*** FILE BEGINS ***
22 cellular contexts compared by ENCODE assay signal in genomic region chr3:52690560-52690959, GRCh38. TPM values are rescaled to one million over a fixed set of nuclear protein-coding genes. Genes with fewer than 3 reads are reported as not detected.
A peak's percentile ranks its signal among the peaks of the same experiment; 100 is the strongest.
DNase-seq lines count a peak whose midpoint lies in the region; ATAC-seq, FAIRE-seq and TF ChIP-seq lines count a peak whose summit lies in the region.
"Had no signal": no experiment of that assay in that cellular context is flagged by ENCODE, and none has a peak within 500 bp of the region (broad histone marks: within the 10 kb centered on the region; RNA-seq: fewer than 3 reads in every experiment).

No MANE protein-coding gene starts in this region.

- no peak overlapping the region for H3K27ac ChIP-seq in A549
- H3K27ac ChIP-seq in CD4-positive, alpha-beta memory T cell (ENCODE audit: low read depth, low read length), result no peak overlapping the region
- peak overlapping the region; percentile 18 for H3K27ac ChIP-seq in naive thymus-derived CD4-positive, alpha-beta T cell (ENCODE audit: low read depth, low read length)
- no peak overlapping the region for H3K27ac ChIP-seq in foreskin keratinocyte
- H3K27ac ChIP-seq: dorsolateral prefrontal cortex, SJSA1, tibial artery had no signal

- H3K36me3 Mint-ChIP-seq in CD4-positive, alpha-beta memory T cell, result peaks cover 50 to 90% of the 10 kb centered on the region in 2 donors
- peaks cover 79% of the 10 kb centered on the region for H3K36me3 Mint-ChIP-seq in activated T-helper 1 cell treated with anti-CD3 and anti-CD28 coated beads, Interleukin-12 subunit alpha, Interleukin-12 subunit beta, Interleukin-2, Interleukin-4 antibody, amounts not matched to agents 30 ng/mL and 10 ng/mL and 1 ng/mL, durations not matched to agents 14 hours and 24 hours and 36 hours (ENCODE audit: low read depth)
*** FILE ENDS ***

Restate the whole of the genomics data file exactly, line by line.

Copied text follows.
22 cellular contexts compared by ENCODE assay signal in genomic region chr3:52690560-52690959, GRCh38. TPM values are rescaled to one million over a fixed set of nuclear protein-coding genes. Genes with fewer than 3 reads are reported as not detected.
A peak's percentile ranks its signal among the peaks of the same experiment; 100 is the strongest.
DNase-seq lines count a peak whose midpoint lies in the region; ATAC-seq, FAIRE-seq and TF ChIP-seq lines count a peak whose summit lies in the region.
"Had no signal": no experiment of that assay in that cellular context is flagged by ENCODE, and none has a peak within 500 bp of the region (broad histone marks: within the 10 kb centered on the region; RNA-seq: fewer than 3 reads in every experiment).

No MANE protein-coding gene starts in this region.

- no peak overlapping the region for H3K27ac ChIP-seq in A549
- H3K27ac ChIP-seq in CD4-positive, alpha-beta memory T cell (ENCODE audit: low read depth, low read length), result no peak overlapping the region
- peak overlapping the region; percentile 18 for H3K27ac ChIP-seq in naive thymus-derived CD4-positive, alpha-beta T cell (ENCODE audit: low read depth, low read length)
- no peak overlapping the region for H3K27ac ChIP-seq in foreskin keratinocyte
- H3K27ac ChIP-seq: dorsolateral prefrontal cortex, SJSA1, tibial artery had no signal

- H3K36me3 Mint-ChIP-seq in CD4-positive, alpha-beta memory T cell, result peaks cover 50 to 90% of the 10 kb centered on the region in 2 donors
- peaks cover 79% of the 10 kb centered on the region for H3K36me3 Mint-ChIP-seq in activated T-helper 1 cell treated with anti-CD3 and anti-CD28 coated beads, Interleukin-12 subunit alpha, Interleukin-12 subunit beta, Interleukin-2, Interleukin-4 antibody, amounts not matched to agents 30 ng/mL and 10 ng/mL and 1 ng/mL, durations not matched to agents 14 hours and 24 hours and 36 hours (ENCODE audit: low read depth)